OBJECTIVE: Surgery launches a systemic inflammatory reaction that reaches the brain and associates with immune activation and cognitive decline. Although preclinical studies have in part described this systemic-to-brain signaling pathway, we lack information on how these changes appear in humans....... This study examines the short- and long-term impact of abdominal surgery on the human brain immune system by positron emission tomography (PET) in relation to blood immune reactivity, plasma inflammatory biomarkers, and cognitive function. METHODS: Eight males undergoing prostatectomy under general...... to change in [(11) C]PBR28 binding (p = 0.027). INTERPRETATION: This study translates preclinical data on changes in the brain immune system after surgery to humans, and suggests an interplay between the human brain and the inflammatory response of the peripheral innate immune system. These findings may...

  3. Neuroglobin and Cytoglobin expression in the human brain

    DEFF Research Database (Denmark)

    Hundahl, Christian Ansgar; Kelsen, Jesper; Hay-Schmidt, Anders

    2013-01-01

    expressed and up-regulated following stroke in the human brain. The present study aimed at confirming our previous observations in rodents using two post-mortem human brains. The anatomical localization of Neuroglobin and Cytoglobin in the human brain is much like what has been described for the rodent...... and Cytoglobin in the cerebral cortex, while no expression in the cerebellar cortex was detectable. We provide a neuroanatomical indication for a different role of Neuroglobin and Cytoglobin in the human brain.......Neuroglobin and Cytoglobin are new members of the heme-globin family. Both globins are primarily expressed in neurons of the brain and retina. Neuroglobin and Cytoglobin have been suggested as novel therapeutic targets in various neurodegenerative diseases based on their oxygen binding and cell...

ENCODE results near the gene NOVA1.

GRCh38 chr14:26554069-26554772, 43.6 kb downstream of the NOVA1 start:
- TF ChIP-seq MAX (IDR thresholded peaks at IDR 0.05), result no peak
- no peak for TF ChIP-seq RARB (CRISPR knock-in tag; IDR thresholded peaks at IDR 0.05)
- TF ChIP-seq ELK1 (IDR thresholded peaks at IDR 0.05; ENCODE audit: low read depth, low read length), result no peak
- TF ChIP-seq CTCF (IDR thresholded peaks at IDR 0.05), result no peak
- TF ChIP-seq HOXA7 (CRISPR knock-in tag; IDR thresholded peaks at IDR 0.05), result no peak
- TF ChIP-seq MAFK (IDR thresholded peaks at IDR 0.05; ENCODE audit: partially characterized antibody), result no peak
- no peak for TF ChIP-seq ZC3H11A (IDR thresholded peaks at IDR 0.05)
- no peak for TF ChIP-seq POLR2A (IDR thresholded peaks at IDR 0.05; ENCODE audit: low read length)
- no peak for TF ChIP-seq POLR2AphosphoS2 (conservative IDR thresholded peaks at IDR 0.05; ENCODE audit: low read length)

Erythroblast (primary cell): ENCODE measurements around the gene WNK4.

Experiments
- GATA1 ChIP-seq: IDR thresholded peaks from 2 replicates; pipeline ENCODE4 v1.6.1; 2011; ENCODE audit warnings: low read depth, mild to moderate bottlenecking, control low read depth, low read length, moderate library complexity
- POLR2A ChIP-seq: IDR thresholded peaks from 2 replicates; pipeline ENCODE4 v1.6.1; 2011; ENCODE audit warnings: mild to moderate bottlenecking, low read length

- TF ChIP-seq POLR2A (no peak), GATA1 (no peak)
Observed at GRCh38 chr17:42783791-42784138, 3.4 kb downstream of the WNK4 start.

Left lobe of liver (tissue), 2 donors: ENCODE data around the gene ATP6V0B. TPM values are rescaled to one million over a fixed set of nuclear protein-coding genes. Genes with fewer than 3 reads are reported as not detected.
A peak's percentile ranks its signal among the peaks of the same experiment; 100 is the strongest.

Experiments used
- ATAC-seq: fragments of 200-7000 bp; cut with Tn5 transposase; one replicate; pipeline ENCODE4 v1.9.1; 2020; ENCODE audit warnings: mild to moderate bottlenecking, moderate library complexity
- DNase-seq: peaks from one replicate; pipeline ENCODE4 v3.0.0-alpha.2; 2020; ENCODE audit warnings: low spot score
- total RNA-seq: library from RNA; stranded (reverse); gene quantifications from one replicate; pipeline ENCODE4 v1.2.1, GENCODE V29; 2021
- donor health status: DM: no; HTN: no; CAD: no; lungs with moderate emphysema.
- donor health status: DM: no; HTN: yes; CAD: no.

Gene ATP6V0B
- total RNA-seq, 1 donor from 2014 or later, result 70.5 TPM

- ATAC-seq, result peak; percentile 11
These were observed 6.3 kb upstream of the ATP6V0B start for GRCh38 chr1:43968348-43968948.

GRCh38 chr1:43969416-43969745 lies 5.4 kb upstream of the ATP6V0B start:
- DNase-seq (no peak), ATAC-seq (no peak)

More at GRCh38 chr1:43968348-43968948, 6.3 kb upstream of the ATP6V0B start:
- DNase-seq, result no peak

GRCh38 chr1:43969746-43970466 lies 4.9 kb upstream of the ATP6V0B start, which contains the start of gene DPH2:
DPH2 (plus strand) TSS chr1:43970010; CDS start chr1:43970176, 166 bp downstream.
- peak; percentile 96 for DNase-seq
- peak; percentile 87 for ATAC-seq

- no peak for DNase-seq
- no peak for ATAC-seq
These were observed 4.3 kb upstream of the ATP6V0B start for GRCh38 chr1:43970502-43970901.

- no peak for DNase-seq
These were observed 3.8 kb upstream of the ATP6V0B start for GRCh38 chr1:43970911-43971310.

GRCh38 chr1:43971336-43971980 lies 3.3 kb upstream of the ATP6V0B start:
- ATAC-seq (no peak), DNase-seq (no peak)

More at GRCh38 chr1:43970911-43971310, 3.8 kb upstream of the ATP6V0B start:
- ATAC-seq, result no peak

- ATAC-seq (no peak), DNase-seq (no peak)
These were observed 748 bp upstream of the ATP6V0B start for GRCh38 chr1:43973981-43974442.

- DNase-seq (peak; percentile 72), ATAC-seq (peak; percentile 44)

4. Mapping human whole-brain structural networks with diffusion MRI.

    Directory of Open Access Journals (Sweden)

    Patric Hagmann

    Full Text Available Understanding the large-scale structural network formed by neurons is a major challenge in system neuroscience. A detailed connectivity map covering the entire brain would therefore be of great value. Based on diffusion MRI, we propose an efficient methodology to generate large, comprehensive and individual white matter connectional datasets of the living or dead, human or animal brain. This non-invasive tool enables us to study the basic and potentially complex network properties of the entire brain. For two human subjects we find that their individual brain networks have an exponential node degree distribution and that their global organization is in the form of a small world.

  5. Brain-Computer Interface Controlled Cyborg: Establishing a Functional Information Transfer Pathway from Human Brain to Cockroach Brain.

    Science.gov (United States)

    Li, Guangye; Zhang, Dingguo

    2016-01-01